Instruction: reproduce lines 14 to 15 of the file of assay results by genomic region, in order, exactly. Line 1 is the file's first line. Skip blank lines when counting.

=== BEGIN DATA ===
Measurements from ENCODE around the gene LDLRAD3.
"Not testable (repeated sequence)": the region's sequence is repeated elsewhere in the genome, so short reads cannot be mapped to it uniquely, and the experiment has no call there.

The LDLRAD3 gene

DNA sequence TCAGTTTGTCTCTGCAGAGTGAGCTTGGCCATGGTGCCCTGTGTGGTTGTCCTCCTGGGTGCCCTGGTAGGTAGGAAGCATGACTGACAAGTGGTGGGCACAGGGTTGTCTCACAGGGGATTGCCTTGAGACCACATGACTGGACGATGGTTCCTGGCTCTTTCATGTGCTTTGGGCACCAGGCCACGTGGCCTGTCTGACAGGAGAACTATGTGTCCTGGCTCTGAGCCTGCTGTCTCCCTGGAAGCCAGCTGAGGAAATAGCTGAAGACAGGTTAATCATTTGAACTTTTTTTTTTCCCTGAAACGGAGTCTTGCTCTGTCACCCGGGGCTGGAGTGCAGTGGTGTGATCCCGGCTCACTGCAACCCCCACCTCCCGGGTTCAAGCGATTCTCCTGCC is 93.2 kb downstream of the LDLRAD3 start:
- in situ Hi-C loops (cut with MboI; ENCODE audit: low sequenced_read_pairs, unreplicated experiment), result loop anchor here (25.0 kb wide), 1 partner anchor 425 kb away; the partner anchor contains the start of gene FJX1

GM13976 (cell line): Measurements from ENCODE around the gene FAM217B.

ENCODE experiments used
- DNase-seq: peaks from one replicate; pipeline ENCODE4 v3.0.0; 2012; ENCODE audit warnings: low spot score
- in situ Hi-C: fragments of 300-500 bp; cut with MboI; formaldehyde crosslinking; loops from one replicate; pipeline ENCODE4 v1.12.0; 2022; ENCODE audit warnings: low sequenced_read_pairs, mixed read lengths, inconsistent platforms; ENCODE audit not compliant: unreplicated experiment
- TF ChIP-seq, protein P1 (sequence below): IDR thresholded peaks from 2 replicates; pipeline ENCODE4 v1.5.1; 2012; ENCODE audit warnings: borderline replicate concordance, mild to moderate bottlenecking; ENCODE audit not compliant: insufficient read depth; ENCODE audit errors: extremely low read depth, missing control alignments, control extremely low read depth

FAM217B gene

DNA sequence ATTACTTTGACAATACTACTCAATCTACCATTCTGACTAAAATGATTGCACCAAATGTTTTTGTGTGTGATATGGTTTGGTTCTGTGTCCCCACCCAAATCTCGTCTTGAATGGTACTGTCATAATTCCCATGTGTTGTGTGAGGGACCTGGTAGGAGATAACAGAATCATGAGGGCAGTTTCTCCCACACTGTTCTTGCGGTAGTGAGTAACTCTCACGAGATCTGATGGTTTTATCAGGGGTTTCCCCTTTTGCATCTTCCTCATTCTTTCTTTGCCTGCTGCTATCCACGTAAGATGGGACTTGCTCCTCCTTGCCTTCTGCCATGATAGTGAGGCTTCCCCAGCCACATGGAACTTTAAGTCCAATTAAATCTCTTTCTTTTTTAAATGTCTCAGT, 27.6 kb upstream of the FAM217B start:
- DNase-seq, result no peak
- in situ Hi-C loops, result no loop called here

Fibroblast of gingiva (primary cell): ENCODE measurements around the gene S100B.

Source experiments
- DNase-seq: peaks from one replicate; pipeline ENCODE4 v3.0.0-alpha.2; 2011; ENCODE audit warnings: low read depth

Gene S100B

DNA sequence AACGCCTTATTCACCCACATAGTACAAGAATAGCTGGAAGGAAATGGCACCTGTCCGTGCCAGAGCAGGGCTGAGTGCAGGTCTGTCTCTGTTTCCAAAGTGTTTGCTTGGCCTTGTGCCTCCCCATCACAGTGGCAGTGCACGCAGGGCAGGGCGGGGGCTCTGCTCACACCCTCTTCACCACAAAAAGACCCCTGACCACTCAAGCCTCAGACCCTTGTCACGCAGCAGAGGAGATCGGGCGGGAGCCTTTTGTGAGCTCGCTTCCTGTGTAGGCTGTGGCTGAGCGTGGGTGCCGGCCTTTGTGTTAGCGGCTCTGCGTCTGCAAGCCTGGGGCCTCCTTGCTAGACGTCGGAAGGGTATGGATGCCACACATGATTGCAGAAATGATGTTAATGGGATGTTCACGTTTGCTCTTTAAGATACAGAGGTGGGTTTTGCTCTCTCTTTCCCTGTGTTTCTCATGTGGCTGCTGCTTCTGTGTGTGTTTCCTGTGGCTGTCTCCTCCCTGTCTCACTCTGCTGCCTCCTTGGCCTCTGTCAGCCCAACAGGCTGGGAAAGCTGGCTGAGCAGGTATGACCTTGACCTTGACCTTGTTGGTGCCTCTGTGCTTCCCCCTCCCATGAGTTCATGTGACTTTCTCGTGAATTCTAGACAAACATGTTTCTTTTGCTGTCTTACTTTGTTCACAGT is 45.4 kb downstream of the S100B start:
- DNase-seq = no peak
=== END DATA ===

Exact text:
- in situ Hi-C loops, result no loop called here

Fibroblast of gingiva (primary cell): ENCODE measurements around the gene S100B.